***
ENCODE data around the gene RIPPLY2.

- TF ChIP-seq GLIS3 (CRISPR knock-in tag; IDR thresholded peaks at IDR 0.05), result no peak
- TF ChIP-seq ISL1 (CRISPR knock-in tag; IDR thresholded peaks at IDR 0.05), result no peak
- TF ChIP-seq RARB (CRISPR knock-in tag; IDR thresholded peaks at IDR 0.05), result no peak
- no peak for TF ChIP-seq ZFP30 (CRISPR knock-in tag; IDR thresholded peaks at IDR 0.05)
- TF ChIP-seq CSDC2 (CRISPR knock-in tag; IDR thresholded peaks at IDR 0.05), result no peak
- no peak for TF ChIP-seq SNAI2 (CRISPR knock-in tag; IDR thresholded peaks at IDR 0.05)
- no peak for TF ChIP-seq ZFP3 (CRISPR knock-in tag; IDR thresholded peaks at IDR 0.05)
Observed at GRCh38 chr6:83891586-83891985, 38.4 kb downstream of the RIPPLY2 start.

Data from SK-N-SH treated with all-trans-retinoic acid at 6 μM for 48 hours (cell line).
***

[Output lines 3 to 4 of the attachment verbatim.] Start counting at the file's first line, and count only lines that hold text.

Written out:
- TF ChIP-seq ISL1 (CRISPR knock-in tag; IDR thresholded peaks at IDR 0.05), result no peak
- TF ChIP-seq RARB (CRISPR knock-in tag; IDR thresholded peaks at IDR 0.05), result no peak